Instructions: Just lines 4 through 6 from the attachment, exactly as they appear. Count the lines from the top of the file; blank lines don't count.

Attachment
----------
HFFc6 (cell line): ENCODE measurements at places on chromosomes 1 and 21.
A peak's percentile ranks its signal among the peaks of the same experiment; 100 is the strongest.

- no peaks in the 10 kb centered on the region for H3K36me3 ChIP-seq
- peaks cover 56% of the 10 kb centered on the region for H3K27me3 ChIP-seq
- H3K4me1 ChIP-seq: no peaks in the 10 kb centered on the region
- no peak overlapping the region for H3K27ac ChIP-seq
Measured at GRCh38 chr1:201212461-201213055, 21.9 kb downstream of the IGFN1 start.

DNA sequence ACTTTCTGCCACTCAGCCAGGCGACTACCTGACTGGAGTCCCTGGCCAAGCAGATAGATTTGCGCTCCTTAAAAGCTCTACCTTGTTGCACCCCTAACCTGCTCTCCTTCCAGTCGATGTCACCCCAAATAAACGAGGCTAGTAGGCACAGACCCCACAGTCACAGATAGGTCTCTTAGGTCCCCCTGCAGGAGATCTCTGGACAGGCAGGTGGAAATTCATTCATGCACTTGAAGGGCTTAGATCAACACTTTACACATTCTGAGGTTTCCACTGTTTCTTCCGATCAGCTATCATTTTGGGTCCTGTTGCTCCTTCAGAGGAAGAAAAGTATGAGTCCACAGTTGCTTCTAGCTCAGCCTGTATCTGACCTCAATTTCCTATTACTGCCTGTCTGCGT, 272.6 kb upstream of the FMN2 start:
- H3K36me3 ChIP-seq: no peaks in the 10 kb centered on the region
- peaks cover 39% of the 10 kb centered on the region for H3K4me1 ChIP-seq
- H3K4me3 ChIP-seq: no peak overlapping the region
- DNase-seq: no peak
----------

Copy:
- peaks cover 56% of the 10 kb centered on the region for H3K27me3 ChIP-seq
- H3K4me1 ChIP-seq: no peaks in the 10 kb centered on the region
- no peak overlapping the region for H3K27ac ChIP-seq